South Sudan's president has promised to sign a peace deal he had earlier snubbed, the US State Department says.
Salva Kiir told US Secretary of State John Kerry he had decided to sign after "a couple more days of consultation", a State Department spokesman said.
His refusal on Monday to sign the deal to end an 18-month civil war was described as "mind-boggling" by the chief mediator.
The US said the latest developments were "encouraging".
But it has submitted draft proposals for a UN arms embargo on South Sudan.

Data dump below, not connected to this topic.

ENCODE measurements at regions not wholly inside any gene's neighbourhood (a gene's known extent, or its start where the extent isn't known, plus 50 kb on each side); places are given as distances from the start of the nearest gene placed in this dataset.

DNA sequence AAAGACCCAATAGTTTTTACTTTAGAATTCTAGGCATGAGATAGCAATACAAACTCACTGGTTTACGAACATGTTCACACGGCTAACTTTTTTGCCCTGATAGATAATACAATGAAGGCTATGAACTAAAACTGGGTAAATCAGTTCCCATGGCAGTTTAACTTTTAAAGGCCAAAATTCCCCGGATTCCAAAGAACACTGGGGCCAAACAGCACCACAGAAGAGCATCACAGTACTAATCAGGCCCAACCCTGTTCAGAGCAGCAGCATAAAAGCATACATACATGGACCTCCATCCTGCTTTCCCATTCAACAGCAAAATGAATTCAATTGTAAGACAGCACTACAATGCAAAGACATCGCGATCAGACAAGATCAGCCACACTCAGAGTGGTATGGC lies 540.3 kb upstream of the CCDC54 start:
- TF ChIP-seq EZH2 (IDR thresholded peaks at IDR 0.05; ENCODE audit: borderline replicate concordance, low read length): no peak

The UN Security Council blacklisted six generals - three from each side - in July, but member states were at the time unwilling to impose further sanctions.
Fighting between government and rebel forces resumed following Mr Kiir's failure to endorse the deal on Monday.
Nearly two million people have been left homeless since conflict broke out in the world's newest state in 2013.
Fighting erupted in that year after Mr Kiir accused rebel leader Riek Machar, his former deputy, of plotting a coup.
Mr Machar signed the accord in Ethiopia's capital, Addis Ababa, on Monday - the deadline set by mediators.